We are right now enjoying a nice cup of coffee in the heart of little Italy, Toronto… A nice change from the lake water we’ve been drinking over the past days hiking and camping on the Bruce Peninsula. The days leading up to the hike was hectic, to say the least. Running around town trying the get the last of our gear, organising where to stay along the way, what to bring and what not to bring, how to get there as well as planning ahead and organising out stuff. When the day finally arrived to leave, with only hours left before the train departed we still hadn’t packed and tried on our backpacks or bought our food for the hike! Unfortunately our backpacks were too heavy and we had to leave behind all of the camera gear + more stuff. Needless to say Marita was getting more and more stressed, while (of course) Anders’ kept his calm. We ran to the store and just grabbed the first food items we saw, hoping it would be a good enough amount of energy/fat to keep us going for the whole hike – pasta meals, granola bars, chocolate and cookies – all so very healthy! We made it to the train with 4 minutes to spare!
The train and the bus took us the town of Orangeville from where we had planned to hitch hike the rest of the way up to Lions Head, a small town another 175km north. We had planned to make a cardboard sign, but in the morning stress it got forgotten. But, as if faith (if you believe in that) wanted it, we found a perfect piece of cardboard on the side of the road which we were able to write on, and within 10 minutes of holding out our thumbs and offering free hugs we got our first ride! Our ride was a guy who had just finished work in Toronto and was driving up to his girlfriend in Shelburne. It wasn’t far from Orangeville, but when you’re hitch hiking, any kilometers will do. In Shelburne with scorching heat and little water we watch the cars pass by one after another for over an hour before getting picked up by a fella and his elderly dad in an old pick up truck. The guy told us that he used to hitch hike from where we were standing to go to school every day in his younger days because he didn’t’ like taking the school bus. More interesting stories followed from both him and his dad about travel, hiking, camping and fishing over the next 20 km until we reached the gas station in Dundalk where we could finally get some cold water and a Maple Iced Capp, Anders’ favourite drink at the moment. Canada, you really know you maple!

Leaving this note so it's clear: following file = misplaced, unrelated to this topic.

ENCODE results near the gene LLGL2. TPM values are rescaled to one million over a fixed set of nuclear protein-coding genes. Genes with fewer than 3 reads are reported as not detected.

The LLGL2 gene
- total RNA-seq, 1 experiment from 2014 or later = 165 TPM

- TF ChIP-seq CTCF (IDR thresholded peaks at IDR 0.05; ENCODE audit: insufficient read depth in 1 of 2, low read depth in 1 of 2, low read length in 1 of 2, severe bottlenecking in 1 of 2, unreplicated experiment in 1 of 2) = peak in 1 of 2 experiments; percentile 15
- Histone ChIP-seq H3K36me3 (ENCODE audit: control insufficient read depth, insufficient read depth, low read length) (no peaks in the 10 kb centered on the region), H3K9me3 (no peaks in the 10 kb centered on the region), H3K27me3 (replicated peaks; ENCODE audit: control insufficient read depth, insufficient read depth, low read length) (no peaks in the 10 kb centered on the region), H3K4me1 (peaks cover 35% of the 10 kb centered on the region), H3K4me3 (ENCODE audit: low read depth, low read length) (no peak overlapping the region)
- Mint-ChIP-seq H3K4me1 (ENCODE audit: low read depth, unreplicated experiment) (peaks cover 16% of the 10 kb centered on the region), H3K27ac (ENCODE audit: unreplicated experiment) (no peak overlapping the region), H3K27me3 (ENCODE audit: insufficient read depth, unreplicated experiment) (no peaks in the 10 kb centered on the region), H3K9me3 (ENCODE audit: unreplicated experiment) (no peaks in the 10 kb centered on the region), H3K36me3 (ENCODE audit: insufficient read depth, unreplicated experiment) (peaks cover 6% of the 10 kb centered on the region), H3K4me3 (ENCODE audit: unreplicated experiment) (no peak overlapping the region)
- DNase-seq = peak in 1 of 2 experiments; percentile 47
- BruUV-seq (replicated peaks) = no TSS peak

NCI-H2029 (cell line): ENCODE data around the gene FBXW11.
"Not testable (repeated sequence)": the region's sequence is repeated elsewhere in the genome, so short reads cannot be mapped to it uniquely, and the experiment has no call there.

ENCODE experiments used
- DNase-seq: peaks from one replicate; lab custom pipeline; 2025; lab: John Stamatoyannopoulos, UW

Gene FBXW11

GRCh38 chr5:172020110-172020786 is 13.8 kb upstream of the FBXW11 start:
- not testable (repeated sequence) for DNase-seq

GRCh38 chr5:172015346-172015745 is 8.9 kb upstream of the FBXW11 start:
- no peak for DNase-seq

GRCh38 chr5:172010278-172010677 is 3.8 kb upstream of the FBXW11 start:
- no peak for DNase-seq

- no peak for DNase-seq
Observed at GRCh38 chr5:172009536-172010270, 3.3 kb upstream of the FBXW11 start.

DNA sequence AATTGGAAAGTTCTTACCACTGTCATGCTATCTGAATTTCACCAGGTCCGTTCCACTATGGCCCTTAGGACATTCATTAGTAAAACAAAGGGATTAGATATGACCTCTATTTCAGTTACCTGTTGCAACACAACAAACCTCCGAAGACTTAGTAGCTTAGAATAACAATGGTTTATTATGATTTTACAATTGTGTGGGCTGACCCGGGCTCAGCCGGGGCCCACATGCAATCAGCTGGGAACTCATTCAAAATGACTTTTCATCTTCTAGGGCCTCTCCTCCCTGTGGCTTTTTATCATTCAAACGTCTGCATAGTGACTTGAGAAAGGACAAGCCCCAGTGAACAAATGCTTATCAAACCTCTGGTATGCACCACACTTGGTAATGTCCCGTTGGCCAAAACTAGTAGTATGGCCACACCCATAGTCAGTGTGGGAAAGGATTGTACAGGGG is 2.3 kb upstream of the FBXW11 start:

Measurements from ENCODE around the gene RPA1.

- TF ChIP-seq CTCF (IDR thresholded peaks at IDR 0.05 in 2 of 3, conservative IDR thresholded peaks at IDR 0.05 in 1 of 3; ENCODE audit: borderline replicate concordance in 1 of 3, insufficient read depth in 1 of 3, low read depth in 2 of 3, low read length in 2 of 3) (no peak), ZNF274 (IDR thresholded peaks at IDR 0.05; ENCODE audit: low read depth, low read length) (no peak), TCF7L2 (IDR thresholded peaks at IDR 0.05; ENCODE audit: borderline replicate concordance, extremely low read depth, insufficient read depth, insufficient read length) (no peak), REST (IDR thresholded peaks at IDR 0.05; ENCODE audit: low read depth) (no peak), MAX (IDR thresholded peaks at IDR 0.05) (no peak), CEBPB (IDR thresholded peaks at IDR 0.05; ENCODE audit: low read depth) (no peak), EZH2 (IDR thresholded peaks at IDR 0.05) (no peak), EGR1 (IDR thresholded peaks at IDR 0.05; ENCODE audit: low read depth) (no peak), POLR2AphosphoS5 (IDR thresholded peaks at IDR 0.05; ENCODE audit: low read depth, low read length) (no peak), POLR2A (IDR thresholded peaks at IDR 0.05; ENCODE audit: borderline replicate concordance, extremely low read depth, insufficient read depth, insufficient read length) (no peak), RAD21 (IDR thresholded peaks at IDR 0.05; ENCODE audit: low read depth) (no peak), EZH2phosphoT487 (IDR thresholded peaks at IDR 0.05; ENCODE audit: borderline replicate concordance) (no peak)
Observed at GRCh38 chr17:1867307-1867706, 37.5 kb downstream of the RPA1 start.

After the cooling break we got back out on the road and within minutes we had a ride all the way up to Owen Sound with a tow trucker, another 70 km north covered! A very knowledgeable and interesting guy who knew the area very well and told us interesting facts ands stories from past and now as we were going through various small towns along the way. Arriving in Owen Sounds, we felt lucky having met so many cool guys going up. The last stretch from Owen Sound to Lions Head was with the amazing lady Christine; long story made short – Chris is the mum of the manager at Sweet Pete’s where we had rented our bikes a week before. We told him that we were hiking the Bruce Trail and he put us in contact with his mum who lives right on the trail, and she offered to cook us dinner the night before starting our hike. We love how randomly we meet people during our travels! Chris and her partner Gary made us a very tasty dinner with beer and wine and interesting conversation on their porch in their beautiful home in the forrest, they picked us up and dropped us of at our camping site and were so incredibly helpful and amazing! Day zero of our trip was soon over and we went to sleep in our brand new tent with our stomachs filled with food and excitement for the day after.